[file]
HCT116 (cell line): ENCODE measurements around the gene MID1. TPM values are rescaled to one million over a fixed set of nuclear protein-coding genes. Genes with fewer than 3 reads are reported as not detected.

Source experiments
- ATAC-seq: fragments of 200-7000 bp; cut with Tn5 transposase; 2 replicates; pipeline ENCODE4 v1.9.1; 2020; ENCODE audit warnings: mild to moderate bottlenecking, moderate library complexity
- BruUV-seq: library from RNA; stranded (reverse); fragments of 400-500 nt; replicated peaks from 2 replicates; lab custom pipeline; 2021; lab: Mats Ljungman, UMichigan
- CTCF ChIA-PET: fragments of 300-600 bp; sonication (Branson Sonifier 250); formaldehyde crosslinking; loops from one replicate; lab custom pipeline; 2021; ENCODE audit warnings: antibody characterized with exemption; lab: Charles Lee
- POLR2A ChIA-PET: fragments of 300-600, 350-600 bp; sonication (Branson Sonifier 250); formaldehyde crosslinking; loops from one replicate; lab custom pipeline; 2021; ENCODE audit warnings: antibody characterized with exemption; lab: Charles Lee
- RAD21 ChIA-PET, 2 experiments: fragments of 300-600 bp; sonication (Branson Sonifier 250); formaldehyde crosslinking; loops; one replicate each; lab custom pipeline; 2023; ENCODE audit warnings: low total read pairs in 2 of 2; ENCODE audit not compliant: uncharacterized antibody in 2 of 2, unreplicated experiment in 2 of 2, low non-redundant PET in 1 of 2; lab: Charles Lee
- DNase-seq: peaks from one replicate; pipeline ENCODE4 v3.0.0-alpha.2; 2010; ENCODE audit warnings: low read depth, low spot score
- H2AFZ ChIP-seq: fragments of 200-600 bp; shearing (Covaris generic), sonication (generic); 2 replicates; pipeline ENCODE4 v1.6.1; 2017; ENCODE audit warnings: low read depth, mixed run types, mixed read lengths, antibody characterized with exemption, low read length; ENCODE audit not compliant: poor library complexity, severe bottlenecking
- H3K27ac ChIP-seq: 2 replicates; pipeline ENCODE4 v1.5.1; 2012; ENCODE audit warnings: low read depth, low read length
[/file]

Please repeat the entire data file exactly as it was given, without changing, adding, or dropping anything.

HCT116 (cell line): ENCODE measurements around the gene MID1. TPM values are rescaled to one million over a fixed set of nuclear protein-coding genes. Genes with fewer than 3 reads are reported as not detected.

Source experiments
- ATAC-seq: fragments of 200-7000 bp; cut with Tn5 transposase; 2 replicates; pipeline ENCODE4 v1.9.1; 2020; ENCODE audit warnings: mild to moderate bottlenecking, moderate library complexity
- BruUV-seq: library from RNA; stranded (reverse); fragments of 400-500 nt; replicated peaks from 2 replicates; lab custom pipeline; 2021; lab: Mats Ljungman, UMichigan
- CTCF ChIA-PET: fragments of 300-600 bp; sonication (Branson Sonifier 250); formaldehyde crosslinking; loops from one replicate; lab custom pipeline; 2021; ENCODE audit warnings: antibody characterized with exemption; lab: Charles Lee
- POLR2A ChIA-PET: fragments of 300-600, 350-600 bp; sonication (Branson Sonifier 250); formaldehyde crosslinking; loops from one replicate; lab custom pipeline; 2021; ENCODE audit warnings: antibody characterized with exemption; lab: Charles Lee
- RAD21 ChIA-PET, 2 experiments: fragments of 300-600 bp; sonication (Branson Sonifier 250); formaldehyde crosslinking; loops; one replicate each; lab custom pipeline; 2023; ENCODE audit warnings: low total read pairs in 2 of 2; ENCODE audit not compliant: uncharacterized antibody in 2 of 2, unreplicated experiment in 2 of 2, low non-redundant PET in 1 of 2; lab: Charles Lee
- DNase-seq: peaks from one replicate; pipeline ENCODE4 v3.0.0-alpha.2; 2010; ENCODE audit warnings: low read depth, low spot score
- H2AFZ ChIP-seq: fragments of 200-600 bp; shearing (Covaris generic), sonication (generic); 2 replicates; pipeline ENCODE4 v1.6.1; 2017; ENCODE audit warnings: low read depth, mixed run types, mixed read lengths, antibody characterized with exemption, low read length; ENCODE audit not compliant: poor library complexity, severe bottlenecking
- H3K27ac ChIP-seq: 2 replicates; pipeline ENCODE4 v1.5.1; 2012; ENCODE audit warnings: low read depth, low read length